University of Texas law professor Stephen Vladeck says he expects that with Barrett’s confirmation, the court would be transformed into the most conservative court since the 1930s, a court that is much more aggressive in its conservative agenda.

“When it comes to big picture cases, running the spectrum from abortion to religion to campaign finance to everything, there is no longer going to be … any concern about a squishy median when you have six solid conservatives from which to find five” justices to form a majority, Vladeck said.

Barrett closely identifies with the justice she once clerked for, the late Antonin Scalia, who more than any other justice popularized the idea of originalism, meaning that the court should interpret the Constitution as it was originally intended by the Founders. But Scalia, at the same time, often referred to himself as a “faint-hearted originalist” because he also embraced one of the other building blocks of legal interpretation, namely, adhering to precedent, even when, in his view, some of those precedents conflicted with what the Founding Fathers thought when they ratified the Constitution.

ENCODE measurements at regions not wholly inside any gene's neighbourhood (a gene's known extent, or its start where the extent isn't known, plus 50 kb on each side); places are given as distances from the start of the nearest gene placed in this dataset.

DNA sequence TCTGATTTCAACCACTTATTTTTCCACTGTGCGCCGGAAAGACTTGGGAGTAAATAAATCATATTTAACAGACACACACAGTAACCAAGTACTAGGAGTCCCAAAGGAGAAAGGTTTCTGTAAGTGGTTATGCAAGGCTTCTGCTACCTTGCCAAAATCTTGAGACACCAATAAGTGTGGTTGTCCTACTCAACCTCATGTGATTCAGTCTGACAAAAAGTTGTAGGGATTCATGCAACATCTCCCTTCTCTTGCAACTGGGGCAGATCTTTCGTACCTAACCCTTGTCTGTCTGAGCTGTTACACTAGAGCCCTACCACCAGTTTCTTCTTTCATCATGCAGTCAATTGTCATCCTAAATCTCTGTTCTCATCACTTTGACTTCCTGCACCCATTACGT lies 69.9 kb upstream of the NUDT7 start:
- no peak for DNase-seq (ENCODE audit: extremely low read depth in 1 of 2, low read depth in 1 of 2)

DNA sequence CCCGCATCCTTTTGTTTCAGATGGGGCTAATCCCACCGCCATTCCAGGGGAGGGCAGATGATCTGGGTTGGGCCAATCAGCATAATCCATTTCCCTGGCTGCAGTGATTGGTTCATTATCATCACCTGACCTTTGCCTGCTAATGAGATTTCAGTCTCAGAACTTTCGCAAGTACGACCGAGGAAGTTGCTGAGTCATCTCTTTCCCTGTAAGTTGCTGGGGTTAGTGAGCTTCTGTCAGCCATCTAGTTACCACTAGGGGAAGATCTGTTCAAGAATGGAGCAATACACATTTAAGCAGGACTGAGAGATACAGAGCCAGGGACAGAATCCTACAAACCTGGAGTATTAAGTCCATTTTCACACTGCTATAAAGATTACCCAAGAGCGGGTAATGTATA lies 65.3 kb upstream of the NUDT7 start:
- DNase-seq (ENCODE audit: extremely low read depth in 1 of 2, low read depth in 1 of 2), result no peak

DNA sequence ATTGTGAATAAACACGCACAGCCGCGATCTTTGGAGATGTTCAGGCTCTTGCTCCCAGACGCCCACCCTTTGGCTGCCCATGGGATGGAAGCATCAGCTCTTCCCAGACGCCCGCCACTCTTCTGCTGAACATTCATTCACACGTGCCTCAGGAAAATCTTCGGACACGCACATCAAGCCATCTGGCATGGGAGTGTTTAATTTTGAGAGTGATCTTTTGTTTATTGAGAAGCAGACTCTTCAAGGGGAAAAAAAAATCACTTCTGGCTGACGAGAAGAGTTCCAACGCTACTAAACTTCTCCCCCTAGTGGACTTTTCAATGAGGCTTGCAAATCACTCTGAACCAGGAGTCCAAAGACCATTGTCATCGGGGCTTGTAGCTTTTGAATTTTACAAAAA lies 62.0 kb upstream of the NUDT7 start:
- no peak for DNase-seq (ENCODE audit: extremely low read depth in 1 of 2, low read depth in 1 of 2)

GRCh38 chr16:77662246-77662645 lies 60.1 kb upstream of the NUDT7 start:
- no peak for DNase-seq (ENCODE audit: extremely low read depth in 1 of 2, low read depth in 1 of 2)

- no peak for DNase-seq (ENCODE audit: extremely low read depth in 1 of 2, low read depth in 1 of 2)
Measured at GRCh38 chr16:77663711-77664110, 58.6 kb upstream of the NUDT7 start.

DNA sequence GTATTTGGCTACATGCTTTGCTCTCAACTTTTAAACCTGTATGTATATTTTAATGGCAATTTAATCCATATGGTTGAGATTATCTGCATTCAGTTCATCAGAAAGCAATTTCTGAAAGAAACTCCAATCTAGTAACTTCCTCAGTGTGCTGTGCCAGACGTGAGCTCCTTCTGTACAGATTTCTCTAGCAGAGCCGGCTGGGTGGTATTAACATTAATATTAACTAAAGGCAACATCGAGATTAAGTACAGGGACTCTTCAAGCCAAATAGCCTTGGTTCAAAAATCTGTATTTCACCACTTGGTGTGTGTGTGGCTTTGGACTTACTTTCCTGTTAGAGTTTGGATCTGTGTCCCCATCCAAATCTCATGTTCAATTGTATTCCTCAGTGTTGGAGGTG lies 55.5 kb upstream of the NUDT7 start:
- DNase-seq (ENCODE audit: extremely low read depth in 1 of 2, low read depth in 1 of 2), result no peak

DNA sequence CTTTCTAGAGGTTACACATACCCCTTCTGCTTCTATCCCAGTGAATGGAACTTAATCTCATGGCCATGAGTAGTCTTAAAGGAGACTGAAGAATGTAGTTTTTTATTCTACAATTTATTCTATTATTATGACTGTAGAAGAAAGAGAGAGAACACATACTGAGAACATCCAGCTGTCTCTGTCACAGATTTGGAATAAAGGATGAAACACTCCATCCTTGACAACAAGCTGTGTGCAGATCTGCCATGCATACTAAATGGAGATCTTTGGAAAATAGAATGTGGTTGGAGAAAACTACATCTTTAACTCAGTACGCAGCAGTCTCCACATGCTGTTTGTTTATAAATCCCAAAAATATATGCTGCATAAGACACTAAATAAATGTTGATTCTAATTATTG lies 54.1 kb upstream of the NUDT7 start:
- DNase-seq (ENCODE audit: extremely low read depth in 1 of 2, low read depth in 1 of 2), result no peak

Judge Barrett’s views on precedent, however, appear to be closer to those of Justice Clarence Thomas, who has little regard for precedent and has urged overturning many long-established decisions.